Unless you dive deep into legal nerdom, law review articles aren’t usually something to get excited over. Oh, I’m sure the authors (and their moms) are quite happy over the achievement, but there are so many published every year that, unless the subject directly related to your legal specialty, new articles come and go with barely a notice. That is decidedly not true of Eastern District of Wisconsin District Court Judge Lynn Adelman’s latest piece in the Harvard Law Review.
The article goes hard after the Roberts Court and the conservative majority who has made it their mission to move American jurisprudence to the far right. A move Adelman calls out as “undermining American democracy.” He begins by pulling the mask off the veneer of impartiality that John Roberts, in particular, loves to drape himself in:
By now, it is a truism that Chief Justice John Roberts’ statement to the Senate Judiciary Committee that a Supreme Court justice’s role is the passive one of a neutral baseball “umpire who [merely] calls the balls and strikes” was a masterpiece of disingenuousness. Roberts’ misleading testimony inevitably comes to mind when one considers the course of decision-making by the Court over which he presides. This is so because the Roberts Court has been anything but passive. Rather, the Court’s hard right majority is actively participating in undermining American democracy. Indeed, the Roberts Court has contributed to insuring that the political system in the United States pays little attention to ordinary Americans and responds only to the wishes of a relatively small number of powerful corporations and individuals.
And that’s the opening paragraph, y’all.
Adelman then traces the jurisprudential influences to show how the long arc of history has been bent not just to the right, but the far right under the Roberts Court:
[I]n the last third of the twentieth century in response to a number of economic and political developments, including the egalitarian movements of the 1960s, corporations and wealthy conservative donors began to invest large sums of money in promoting conservative ideas. At the same time, a conservative legal movement emerged, and it provided the context in which all of the members of the Roberts Court’s conservative majority came of age. I note that in conjunction with several other developments, the conservatives’ aggressiveness has contributed to causing economic and political power to became increasingly concentrated at the top. As a result of this concentration, government policies have become less and less responsive to the needs of ordinary Americans. I point out that under these circumstances, it would be highly desirable to have a Supreme Court that could at least play some role in righting the ship as the Warren Court did in the 1950s and 1960s when it addressed such long standing deficiencies of American democracy as segregation, malapportioned legislative districts, and a brutally unfair criminal justice system. Rather than counteracting the anti-democratic trends in the country, however, the Roberts Court reinforces them.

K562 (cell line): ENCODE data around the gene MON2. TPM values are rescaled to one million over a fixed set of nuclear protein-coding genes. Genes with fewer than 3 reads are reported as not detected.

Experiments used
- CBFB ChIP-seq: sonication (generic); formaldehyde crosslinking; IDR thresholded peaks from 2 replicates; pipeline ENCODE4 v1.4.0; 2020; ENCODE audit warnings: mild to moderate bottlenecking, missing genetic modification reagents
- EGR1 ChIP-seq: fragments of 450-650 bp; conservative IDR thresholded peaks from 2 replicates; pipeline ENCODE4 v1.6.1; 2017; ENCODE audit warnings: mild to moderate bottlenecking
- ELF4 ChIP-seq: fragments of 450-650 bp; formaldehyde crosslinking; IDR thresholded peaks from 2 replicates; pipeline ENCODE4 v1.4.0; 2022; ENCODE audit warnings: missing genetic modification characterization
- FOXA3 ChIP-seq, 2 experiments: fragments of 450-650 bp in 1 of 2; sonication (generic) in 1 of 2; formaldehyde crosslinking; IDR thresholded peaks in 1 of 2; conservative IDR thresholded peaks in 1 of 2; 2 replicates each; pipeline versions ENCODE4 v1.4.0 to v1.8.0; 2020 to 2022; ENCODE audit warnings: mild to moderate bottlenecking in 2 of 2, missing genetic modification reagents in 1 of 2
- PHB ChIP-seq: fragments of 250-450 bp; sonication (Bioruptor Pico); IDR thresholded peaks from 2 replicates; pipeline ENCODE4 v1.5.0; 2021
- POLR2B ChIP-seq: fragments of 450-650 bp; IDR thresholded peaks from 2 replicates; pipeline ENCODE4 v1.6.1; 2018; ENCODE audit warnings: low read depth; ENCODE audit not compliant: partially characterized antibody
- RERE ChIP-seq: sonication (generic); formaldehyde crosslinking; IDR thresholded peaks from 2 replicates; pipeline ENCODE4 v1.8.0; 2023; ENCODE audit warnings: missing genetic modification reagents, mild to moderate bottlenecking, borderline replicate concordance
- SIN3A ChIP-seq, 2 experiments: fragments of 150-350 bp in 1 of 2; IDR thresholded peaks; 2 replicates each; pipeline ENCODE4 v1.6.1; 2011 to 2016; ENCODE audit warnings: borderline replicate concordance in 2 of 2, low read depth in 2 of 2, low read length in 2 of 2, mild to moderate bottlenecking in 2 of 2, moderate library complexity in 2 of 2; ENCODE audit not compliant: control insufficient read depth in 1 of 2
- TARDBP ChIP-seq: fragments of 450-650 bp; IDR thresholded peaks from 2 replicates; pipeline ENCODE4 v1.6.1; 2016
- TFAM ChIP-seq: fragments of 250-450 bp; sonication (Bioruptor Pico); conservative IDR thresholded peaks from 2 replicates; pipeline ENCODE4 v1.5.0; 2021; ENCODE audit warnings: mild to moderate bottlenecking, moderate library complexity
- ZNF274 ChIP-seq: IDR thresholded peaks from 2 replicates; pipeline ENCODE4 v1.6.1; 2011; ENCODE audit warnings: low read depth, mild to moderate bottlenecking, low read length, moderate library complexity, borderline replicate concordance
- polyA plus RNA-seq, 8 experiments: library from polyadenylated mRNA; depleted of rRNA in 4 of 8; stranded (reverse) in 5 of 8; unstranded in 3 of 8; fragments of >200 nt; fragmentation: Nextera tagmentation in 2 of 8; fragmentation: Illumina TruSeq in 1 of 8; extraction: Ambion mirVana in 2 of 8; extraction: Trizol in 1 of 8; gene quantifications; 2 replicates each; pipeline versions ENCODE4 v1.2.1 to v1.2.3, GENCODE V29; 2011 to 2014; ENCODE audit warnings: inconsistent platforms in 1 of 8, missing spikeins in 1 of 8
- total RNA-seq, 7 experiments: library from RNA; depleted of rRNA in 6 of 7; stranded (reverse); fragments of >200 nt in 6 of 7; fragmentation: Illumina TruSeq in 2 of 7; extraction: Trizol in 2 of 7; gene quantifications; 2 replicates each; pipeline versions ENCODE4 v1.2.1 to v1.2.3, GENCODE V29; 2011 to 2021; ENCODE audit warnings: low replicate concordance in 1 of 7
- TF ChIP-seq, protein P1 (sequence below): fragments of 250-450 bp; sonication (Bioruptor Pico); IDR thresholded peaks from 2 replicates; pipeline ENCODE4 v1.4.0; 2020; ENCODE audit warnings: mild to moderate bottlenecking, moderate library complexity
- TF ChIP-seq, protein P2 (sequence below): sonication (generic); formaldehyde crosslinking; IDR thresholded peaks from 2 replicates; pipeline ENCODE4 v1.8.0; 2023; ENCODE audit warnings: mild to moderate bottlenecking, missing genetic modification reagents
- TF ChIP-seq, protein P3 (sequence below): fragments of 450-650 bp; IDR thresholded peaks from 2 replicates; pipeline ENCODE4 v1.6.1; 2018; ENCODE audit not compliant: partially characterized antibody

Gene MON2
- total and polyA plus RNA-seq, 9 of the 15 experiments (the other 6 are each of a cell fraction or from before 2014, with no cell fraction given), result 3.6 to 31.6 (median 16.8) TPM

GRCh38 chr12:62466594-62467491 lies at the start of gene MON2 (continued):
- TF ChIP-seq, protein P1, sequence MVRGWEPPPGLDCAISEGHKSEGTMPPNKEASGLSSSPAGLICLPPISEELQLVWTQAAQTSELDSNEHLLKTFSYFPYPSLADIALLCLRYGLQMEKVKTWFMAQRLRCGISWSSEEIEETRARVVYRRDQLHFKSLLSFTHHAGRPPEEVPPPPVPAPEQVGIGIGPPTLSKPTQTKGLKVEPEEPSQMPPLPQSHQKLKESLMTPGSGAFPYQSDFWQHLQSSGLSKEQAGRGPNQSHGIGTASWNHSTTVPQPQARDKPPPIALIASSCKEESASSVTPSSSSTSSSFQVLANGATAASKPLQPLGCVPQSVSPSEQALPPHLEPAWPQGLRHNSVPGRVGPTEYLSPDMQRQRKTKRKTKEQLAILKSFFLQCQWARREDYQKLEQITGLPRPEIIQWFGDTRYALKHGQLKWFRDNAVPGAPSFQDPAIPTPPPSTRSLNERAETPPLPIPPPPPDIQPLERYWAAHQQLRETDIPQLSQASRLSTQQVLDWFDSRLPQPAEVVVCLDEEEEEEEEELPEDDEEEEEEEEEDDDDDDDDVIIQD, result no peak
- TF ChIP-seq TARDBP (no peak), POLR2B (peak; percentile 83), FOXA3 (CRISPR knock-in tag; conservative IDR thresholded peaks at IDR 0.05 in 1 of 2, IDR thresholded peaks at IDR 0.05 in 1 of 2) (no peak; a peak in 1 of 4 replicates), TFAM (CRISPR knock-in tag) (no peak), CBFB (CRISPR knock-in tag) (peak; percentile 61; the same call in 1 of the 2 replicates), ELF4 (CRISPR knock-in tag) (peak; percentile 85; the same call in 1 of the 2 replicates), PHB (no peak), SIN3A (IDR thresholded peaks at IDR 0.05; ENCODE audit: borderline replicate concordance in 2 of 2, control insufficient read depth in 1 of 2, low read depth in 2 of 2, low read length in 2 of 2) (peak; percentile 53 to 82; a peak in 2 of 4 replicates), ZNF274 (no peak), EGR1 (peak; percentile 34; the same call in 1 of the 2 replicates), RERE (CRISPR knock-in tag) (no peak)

Adelman keeps hitting at the Roberts Court throughout the article, resulting in this dire warning:
We are thus in a new and arguably dangerous phase in American history. Democracy is inherently fragile, and it is even more so when government eschews policies that benefit all classes of Americans. We desperately need public officials who will work to revitalize our democratic republic. Unfortunately, the conservative Justices on the Roberts Court are not among them.
But of course, since it is a federal judge taking a political stand, there’s a fair amount of handwringing going one about whether it is okay that Adelman said what he said. But as Dahlia Lithwick and Mark Joseph Stern write for Slate, turnabout is fair play. Conservative jurists make it a habit to call “own the libs” — a trend that has only gotten worse since Trump appointees have flooded the federal bench — and Adelman’s writing is no different:
Is it somehow over the ethical line when a progressive judge puts these observations into writing?
Five years ago, we’d have said yes, it goes too far. Under any set of ordinary circumstances, it is always better for life-tenured jurists to stay in their lane, avoid partisan political criticism, and work to preserve the vitally important norms of judicial independence and nonpartisan, oracular judicial temperament. But there remains the question—possibly the abiding question of our time—about whether only one side can remain beholden to norms when the other has eviscerated them.
Evisceration is not an exaggeration. Judge James Ho, a Trump appointee to the 5th U.S. Circuit Court of Appeals, has assumed the role of robed Fox News commentator. He disparages women who get abortions, as well as judges who uphold their right to do so. He claims that we can stop mass shootings by shielding police from lawsuits when they accidentally murder innocent people. He intentionally misgenders transgender litigants—as does his colleague, Kyle Duncan, a fellow Trump appointee. Another judge on the 5th Circuit, Edith Brown Clement (a George W. Bush appointee), penned a partisan attack on her colleagues. And, under the influence of Trump’s judges, the 5th Circuit as a whole has begun defying Supreme Court precedent in a series of blatantly political decisions.
There’s something glorious about the clear way Adelman lays out his argument against the Roberts Court, especially for liberals who’ve taken so many Ls over the course of the Trump administration. But the real judge of the validity of Adelman’s arguments will be history.
Kathryn Rubino is a Senior Editor at Above the Law, and host of The Jabot podcast. AtL tipsters are the best, so please connect with her. Feel free to email her with any tips, questions, or comments and follow her on Twitter (@Kathryn1).
This article is sourced from : Source link